12 Ways to Optimize Your Event Wi-Fi Deployment

Part 2: Network configuration recommendations

The previous post in this 3-part series covered technical challenges, operational challenges, and design recommendations. This part will cover network configuration recommendations. Part 3 covers tips for the event and real-world results.

These are more practical tips for the network, this time focusing on specific network configurations and settings we’ve found to be helpful in large event scenarios.

  1. Enable bandwidth limits
  2. This is probably the most important single consideration. If bandwidth limits are not enabled, a small number of clients can quickly saturate a channel. For most events, a per-client limit of 100-200 kbit/s is appropriate, and this will provide a snappy web browsing experience, reasonably fast email, and usable video. Higher limits (1-2 Mbit/s) will, of course, enable higher-bandwidth applications. However, this will require that there is enough local and wide area bandwidth available to support all users at this limit.

    One simple and effective strategy is to start with low limits and, if no problems are encountered, then gradually increase the limit. It’s very easy to change the limit using the dashboard:

    Figure 1: Per-client bandwidth limit

    Make sure to disable SpeedBurst. SpeedBurst allows users to temporarily exceed the bandwidth limit for short periods while still keeping them under the bandwidth limit over time. For large events with many users, this is undesirable.

  3. Shape application traffic
  4. Consider blocking applications that might be considered abusive, such as file-sharing software. Also consider rate-limiting applications that may consume large amounts of bandwidth, or those that do so automatically or perhaps with little notice from the user, such as automatic backup software. For example, @cramforce recently noted: “One person at JSConf uploaded 9.6 GB in the first 30 minutes of the conference.” — Ouch! Using Meraki’s layer 7 application traffic shaping, you don’t have to worry about protocols, ports, or IP addresses. That goes for the end-user and the application as well.

    Figure 2: Traffic shaping online backup applications

  5. Enable NAT
  6. Centralized DHCP servers often fail or become slow when hundreds or thousands of clients request an IP address in a short time. Imagine all those conference attendees attempting to join the network at the same time. Painful! We strongly recommend enabling Meraki NAT, which spreads the DHCP load among all the APs.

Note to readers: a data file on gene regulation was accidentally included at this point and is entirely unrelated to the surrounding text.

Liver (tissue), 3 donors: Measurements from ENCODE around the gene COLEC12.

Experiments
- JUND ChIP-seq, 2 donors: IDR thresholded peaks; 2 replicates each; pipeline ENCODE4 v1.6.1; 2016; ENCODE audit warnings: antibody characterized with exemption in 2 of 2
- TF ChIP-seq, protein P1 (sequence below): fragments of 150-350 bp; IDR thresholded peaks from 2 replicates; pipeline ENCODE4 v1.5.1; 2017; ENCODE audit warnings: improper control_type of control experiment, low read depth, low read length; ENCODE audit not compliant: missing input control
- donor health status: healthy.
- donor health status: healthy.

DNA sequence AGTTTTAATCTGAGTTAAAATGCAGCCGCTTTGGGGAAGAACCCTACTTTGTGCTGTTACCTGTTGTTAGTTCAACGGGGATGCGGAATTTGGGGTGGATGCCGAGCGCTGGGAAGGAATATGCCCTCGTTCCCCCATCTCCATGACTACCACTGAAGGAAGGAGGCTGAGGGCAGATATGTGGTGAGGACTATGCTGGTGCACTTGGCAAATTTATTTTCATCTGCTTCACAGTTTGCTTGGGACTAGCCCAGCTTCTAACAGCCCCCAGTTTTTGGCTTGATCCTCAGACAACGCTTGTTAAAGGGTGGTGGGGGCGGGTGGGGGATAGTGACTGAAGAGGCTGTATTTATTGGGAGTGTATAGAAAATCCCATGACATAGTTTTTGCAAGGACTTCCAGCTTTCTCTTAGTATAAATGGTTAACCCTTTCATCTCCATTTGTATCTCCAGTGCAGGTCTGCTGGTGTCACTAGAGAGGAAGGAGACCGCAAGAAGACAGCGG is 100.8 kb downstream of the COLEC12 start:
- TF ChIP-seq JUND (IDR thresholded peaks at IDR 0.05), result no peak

7. Limit splash page size
  8. We recommend limiting the size of the splash page, if you use one. This reduces congestion during a time at which many clients are accessing the network for the first time. 10-50 KB is a reasonable target.

  9. Enable auto channel assignment
  10. Auto channel assignment allows the Meraki Cloud Controller to assign channels to Meraki APs in the network using RF information that the APs constantly send up to the Cloud Controller. Unlike traditional wireless solutions, in which channel assignment decisions are made by each AP in a localized manner, the Meraki Cloud Controller ensures that channel assignments make sense locally as well as globally, relative to the rest of the network.

  11. Enable channel spreading
  12. Channel spreading enables Meraki APs in the same vicinity (e.g. in the same auditorium) to broadcast on different channels so that channel utilization on each channel is minimized. This maximizes throughput and minimizes interference in the network. The Meraki Cloud Controller automatically assigns channels to achieve channel spreading.

  13. Enable band steering
  14. Band steering forces 5 GHz-capable wireless devices (e.g. most 802.11n clients) to migrate away from the 2.4 GHz band. This opens up radio spectrum for legacy wireless devices (e.g. 802.11b/g clients). This is highly beneficial since there are many more 5 GHz channels than 2.4 GHz channels.

  15. Reduce AP transmit power
  16. Reduced transmit power reduces the range of the AP, such that a user associates only with the nearest AP in a room containing multiple APs. This helps distribute the users across the APs deployed in a single physical space.

  17. Set 5 GHz channel width to 20 MHz instead of 40 MHz
  18. Normally, the 5 GHz band is used to support higher-bandwidth applications and users. In this case, this configuration allows for a greater number of individual channels, which is usually desired in a high-density setup. This change is only applied to 5 GHz radios since 2.4 GHz radios already use 20 MHz channels by default.

  19. Avoid interference
  20. The Meraki Cloud Controller will automatically select the right channels to use for each AP based on channel spreading, interference, and other factors. You can use the channel planning report to view how the channels are occupied.

    Figure 3: Channel planning report

  21. Use static IP addresses on APs
  22. This setting reduces the APs’ dependency on an upstream DHCP server.

  23. Disable legacy 802.11b rates
  24. Slow rates (e.g. 1 or 2 Mbit/s) can enable a small number of clients to consume a disproportionate amount of “airtime.”

Proactively configuring these settings will go a long way towards ensuring your wireless network is prepared to handle the most demanding users and applications. Then, during the event, time can be spent troubleshooting specific issues as they arise, instead of trying to find the optimal network configuration settings on-the-fly. Don’t miss part 3 of this series – tips for the event and real-world results.